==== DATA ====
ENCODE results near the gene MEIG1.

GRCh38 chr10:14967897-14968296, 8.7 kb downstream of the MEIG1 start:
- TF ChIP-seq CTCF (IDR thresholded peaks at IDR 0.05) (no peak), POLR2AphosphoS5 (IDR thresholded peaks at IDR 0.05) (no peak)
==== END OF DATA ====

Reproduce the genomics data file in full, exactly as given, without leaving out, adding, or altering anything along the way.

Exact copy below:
ENCODE results near the gene MEIG1.

GRCh38 chr10:14967897-14968296, 8.7 kb downstream of the MEIG1 start:
- TF ChIP-seq CTCF (IDR thresholded peaks at IDR 0.05) (no peak), POLR2AphosphoS5 (IDR thresholded peaks at IDR 0.05) (no peak)